At Texthelp, people may be familiar with our biggest product, called Read&Write. Similar to the Don Johnston tools, is designed to help people support their reading, and support their writing. In this case, it’s in one product. We have another product called EquatIO, which is the same thing, but for math. Math is a language just like English, or Spanish. We help kids in the same way by predicting math to help kids type math, and reading math aloud. I think one of the things that we’ve done at Texthelp, as well, is make our reading support tools available in the workplace. A slightly different version of the product, it’s still called Read&Write, but it’s Read&Write for workplace. When kids leave school, they don’t leave dyslexia behind. We’re trying to make these tools available in workplace, as well, as in school.

Don Johnston:
We’re very excited in joining forces that we’re going to work toward supporting people in every age, in lifelong learning.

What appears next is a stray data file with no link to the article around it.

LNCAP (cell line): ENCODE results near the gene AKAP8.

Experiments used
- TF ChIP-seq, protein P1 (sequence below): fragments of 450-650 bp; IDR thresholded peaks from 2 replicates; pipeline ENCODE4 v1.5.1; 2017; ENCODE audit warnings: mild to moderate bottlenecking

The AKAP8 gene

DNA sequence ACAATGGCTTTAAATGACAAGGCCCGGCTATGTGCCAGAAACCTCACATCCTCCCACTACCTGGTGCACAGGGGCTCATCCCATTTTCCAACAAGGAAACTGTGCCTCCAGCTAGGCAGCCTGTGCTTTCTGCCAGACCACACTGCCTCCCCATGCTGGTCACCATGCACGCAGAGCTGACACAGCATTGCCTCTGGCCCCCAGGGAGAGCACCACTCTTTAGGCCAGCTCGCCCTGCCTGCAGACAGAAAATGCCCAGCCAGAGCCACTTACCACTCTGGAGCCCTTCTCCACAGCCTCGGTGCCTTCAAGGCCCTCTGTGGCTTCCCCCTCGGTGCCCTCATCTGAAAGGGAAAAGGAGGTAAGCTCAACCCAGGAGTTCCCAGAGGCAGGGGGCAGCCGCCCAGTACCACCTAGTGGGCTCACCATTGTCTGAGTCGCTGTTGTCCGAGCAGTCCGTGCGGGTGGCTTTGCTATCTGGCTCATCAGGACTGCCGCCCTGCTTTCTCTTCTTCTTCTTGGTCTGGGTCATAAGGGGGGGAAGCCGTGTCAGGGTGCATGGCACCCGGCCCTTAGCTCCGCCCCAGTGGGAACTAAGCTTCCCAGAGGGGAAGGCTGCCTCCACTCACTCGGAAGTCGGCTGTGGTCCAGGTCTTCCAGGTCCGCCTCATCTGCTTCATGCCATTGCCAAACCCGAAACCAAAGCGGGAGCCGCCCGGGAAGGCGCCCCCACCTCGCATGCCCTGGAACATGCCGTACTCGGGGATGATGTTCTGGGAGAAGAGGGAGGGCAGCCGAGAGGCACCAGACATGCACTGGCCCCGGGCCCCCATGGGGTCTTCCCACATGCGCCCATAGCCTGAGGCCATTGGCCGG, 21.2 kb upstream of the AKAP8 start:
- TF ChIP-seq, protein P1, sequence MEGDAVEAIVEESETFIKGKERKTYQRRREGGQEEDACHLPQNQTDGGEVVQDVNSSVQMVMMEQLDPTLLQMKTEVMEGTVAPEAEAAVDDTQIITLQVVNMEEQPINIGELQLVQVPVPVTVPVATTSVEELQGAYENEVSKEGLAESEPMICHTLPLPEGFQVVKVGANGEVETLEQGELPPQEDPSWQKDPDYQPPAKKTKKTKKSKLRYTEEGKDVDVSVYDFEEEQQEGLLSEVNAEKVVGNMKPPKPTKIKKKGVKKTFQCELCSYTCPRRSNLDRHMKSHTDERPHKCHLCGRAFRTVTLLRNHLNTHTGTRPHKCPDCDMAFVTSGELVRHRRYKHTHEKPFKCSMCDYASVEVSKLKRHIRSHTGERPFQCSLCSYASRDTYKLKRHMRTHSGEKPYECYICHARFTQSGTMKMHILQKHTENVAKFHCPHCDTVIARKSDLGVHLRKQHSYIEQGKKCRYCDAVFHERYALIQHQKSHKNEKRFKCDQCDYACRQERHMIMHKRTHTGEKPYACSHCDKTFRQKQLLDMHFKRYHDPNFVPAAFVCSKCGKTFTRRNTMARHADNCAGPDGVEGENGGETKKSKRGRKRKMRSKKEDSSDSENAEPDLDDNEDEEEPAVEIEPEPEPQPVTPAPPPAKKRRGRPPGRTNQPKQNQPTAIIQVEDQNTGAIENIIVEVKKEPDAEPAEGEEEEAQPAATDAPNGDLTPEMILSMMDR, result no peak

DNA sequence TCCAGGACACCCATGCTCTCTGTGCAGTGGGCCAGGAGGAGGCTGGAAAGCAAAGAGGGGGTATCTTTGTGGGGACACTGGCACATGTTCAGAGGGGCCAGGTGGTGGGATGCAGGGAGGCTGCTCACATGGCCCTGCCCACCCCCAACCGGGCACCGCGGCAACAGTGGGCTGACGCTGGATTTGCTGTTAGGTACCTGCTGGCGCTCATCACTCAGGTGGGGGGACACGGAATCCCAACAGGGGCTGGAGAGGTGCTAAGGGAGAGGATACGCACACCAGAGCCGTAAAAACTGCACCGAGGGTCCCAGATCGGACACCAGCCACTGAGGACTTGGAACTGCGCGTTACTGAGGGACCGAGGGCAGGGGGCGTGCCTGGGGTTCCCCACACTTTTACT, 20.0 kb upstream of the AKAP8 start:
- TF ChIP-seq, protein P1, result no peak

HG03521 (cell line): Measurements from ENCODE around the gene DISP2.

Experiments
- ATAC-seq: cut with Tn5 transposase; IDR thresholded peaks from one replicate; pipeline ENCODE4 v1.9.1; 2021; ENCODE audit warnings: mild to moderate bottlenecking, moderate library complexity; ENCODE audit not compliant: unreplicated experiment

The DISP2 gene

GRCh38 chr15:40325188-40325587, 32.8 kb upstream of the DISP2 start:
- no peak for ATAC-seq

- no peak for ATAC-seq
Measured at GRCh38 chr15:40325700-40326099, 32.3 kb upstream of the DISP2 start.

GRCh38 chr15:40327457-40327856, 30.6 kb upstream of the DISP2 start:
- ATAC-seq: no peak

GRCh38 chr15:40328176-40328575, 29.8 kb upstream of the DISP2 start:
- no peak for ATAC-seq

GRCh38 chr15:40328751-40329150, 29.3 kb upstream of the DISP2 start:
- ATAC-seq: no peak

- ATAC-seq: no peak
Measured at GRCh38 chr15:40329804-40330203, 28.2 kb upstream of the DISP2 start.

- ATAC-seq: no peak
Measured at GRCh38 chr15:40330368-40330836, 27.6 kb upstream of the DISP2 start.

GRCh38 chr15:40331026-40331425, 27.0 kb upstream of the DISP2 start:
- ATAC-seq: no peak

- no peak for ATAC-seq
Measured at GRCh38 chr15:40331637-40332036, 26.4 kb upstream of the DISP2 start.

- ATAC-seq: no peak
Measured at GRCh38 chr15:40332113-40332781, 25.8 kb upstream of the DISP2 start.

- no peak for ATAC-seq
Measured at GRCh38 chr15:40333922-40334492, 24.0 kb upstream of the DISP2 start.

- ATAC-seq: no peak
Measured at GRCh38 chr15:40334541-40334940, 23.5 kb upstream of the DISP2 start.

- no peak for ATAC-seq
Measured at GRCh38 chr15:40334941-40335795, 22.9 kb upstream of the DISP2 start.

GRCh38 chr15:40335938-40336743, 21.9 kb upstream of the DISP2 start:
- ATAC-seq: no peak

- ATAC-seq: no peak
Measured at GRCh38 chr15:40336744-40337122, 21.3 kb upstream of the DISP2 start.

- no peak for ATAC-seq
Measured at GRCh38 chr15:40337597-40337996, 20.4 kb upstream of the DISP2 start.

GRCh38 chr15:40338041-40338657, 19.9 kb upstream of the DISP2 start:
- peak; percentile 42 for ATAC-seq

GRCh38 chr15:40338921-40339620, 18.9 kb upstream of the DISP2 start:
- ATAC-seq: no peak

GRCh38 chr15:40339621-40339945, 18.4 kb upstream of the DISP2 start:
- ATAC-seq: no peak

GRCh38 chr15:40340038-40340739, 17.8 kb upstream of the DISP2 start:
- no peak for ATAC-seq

Josh Anderson:
Don, you led me right into my next question. It’s almost like you really have done this before. Now that you guys are joining forces, what does this mean for the folks who rely on your different technologies in their day to day learning, and life?

Martin McKay:
The first thing is, I want everyone to really understand very clearly that we want to continue to provide all the products to all of the people. We’re not going to be merging our products, we’re going to keep all the products on the market, but really improve them. This week, in fact, the Don Johnston team have released an update to Snap&Read, which contains some Texthelp technology from EquatIO. Snap&Read, now, reads math really well. That’s the thing that people are going to see, those advantages. The products are all there, the same people that you dealt with are all going to be there. We want to grow the teams and improve the products. We just want to make everything better, and reach more people, essentially.

Don Johnston: